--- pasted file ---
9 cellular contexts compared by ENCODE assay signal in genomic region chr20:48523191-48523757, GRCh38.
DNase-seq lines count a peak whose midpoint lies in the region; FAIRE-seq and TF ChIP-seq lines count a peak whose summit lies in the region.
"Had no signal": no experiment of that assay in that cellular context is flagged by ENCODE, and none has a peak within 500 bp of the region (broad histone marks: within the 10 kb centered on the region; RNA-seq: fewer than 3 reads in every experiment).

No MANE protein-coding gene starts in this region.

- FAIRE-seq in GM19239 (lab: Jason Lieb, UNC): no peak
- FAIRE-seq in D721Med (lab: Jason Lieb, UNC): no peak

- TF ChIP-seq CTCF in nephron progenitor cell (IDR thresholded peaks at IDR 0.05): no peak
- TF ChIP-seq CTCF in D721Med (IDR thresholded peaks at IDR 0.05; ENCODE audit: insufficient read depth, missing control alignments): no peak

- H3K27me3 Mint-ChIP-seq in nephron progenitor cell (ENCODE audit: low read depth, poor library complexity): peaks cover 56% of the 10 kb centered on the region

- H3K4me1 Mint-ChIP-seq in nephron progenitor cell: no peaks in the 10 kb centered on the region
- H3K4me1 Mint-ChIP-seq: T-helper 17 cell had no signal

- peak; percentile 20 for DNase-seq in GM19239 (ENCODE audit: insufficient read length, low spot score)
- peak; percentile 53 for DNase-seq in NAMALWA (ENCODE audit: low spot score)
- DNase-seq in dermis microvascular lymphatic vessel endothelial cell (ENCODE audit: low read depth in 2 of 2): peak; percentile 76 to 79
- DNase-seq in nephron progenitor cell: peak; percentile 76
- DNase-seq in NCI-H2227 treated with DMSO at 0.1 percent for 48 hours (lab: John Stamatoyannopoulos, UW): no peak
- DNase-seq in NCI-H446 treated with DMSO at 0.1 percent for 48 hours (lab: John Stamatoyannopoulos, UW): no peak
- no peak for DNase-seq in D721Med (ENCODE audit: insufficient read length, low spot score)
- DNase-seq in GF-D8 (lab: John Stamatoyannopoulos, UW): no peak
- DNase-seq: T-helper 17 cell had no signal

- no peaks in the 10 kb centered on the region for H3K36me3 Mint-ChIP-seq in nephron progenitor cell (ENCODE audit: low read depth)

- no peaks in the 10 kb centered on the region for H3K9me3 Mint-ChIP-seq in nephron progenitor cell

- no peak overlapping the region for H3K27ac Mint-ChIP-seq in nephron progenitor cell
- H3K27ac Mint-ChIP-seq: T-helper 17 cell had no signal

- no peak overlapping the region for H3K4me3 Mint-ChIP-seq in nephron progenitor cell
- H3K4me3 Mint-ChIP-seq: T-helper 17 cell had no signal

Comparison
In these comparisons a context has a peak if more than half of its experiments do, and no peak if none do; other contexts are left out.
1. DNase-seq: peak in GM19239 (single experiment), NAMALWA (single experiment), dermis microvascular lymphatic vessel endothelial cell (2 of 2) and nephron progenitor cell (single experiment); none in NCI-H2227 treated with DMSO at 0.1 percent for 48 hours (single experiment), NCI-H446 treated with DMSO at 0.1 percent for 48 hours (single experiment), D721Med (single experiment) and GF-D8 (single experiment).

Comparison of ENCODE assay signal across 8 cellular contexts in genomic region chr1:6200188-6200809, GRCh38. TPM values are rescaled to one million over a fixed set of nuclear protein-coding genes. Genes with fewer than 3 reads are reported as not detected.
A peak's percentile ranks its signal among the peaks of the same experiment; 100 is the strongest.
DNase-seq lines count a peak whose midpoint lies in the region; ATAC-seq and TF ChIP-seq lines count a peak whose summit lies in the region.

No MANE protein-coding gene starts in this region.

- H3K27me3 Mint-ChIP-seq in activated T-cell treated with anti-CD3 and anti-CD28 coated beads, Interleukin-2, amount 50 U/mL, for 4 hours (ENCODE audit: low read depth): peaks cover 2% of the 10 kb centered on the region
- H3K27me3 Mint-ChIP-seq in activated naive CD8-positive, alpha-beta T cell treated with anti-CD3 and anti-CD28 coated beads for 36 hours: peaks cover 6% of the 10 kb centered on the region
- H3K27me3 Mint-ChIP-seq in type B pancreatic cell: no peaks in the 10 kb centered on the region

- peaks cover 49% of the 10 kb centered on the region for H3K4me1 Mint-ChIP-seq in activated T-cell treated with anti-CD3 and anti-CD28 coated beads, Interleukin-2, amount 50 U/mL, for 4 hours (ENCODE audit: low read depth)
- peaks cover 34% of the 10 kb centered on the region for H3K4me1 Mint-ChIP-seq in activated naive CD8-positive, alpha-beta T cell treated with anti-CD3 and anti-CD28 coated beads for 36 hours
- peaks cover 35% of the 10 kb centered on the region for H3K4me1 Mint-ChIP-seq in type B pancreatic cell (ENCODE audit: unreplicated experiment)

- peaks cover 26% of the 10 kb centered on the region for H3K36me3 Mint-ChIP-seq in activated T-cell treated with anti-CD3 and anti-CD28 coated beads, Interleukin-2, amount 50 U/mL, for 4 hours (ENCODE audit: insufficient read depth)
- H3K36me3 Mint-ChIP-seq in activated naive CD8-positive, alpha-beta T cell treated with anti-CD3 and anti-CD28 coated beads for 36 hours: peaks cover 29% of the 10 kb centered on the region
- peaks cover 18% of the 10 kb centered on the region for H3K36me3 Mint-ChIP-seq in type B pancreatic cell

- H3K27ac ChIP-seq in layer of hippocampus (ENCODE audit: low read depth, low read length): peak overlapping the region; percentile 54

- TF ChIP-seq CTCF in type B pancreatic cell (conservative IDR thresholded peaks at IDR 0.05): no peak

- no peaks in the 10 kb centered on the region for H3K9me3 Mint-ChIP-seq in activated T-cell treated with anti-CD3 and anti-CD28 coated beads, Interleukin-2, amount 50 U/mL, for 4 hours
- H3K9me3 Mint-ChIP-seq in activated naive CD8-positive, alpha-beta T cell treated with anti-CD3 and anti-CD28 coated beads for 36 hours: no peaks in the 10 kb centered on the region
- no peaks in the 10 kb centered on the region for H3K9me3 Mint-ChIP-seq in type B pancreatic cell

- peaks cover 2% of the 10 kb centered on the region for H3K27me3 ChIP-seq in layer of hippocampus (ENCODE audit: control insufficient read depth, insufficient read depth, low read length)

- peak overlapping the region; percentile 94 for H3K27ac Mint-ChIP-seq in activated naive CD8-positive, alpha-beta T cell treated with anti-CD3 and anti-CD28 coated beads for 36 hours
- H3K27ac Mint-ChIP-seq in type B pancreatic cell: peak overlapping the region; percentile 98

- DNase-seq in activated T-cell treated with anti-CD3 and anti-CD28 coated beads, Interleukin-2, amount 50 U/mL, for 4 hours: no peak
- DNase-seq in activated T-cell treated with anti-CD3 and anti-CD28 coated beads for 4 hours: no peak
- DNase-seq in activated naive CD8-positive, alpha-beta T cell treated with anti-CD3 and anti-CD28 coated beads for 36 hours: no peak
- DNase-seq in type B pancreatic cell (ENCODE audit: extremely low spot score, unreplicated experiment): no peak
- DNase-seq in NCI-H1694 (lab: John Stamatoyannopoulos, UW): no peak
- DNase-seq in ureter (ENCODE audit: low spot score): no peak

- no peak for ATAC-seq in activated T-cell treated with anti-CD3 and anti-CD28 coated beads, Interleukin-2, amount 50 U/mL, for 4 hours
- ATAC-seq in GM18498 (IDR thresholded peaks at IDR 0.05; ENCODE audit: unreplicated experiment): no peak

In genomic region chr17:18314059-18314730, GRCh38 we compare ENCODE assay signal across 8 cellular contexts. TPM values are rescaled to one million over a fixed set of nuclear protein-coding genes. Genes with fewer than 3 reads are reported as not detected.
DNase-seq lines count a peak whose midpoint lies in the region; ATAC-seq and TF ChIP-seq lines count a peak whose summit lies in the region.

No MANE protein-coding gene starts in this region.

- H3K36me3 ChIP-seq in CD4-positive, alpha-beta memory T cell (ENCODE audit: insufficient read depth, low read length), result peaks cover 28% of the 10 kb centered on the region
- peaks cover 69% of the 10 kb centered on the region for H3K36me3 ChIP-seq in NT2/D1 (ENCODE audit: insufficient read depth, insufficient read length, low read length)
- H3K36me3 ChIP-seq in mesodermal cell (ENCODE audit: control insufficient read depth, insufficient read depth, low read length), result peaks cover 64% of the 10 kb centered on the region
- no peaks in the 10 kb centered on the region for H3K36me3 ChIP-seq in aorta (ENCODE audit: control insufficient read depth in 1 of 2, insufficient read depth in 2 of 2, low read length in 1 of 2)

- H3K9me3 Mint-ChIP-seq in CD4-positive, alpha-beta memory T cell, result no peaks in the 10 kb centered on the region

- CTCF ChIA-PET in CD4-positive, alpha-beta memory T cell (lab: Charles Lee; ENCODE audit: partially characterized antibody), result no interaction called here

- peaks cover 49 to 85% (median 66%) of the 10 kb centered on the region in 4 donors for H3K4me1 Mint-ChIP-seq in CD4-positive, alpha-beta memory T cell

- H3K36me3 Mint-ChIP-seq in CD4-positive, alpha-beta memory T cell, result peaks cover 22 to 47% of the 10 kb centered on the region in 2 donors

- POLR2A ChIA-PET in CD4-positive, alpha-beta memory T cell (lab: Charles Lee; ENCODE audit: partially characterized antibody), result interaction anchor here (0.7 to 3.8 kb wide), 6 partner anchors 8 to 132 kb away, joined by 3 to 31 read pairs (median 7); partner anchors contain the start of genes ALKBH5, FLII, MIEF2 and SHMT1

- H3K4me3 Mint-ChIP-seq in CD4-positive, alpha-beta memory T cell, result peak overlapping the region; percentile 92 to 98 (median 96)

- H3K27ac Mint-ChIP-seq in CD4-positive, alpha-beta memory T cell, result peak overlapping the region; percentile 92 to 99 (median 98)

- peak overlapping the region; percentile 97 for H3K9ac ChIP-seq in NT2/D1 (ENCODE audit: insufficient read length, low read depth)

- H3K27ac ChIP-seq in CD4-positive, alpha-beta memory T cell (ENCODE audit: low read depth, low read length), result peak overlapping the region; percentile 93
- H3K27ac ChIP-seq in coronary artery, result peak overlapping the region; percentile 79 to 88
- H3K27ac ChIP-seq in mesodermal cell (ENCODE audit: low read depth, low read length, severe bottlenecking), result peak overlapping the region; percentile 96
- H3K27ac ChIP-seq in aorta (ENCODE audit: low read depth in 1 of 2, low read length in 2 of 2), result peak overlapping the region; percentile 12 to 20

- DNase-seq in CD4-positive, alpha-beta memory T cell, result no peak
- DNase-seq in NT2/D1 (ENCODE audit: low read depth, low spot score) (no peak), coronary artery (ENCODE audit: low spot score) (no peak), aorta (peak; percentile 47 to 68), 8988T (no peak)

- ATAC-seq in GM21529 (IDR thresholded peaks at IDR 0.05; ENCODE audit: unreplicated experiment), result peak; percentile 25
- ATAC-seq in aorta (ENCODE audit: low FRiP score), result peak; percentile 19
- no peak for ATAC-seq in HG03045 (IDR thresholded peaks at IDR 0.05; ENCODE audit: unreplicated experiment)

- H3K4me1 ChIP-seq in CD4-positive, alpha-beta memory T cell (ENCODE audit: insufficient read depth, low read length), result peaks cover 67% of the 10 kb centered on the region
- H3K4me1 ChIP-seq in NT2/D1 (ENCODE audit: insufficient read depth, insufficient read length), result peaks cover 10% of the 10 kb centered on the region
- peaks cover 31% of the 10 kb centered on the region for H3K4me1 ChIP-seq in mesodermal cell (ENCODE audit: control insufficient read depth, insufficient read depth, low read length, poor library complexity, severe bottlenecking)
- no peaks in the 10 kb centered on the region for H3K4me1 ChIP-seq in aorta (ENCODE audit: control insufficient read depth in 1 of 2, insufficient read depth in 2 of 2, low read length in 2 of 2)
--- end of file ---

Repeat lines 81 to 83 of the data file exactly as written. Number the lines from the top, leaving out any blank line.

- ATAC-seq in aorta (ENCODE audit: low FRiP score), result peak; percentile 19
- no peak for ATAC-seq in HG03045 (IDR thresholded peaks at IDR 0.05; ENCODE audit: unreplicated experiment)

- H3K4me1 ChIP-seq in CD4-positive, alpha-beta memory T cell (ENCODE audit: insufficient read depth, low read length), result peaks cover 67% of the 10 kb centered on the region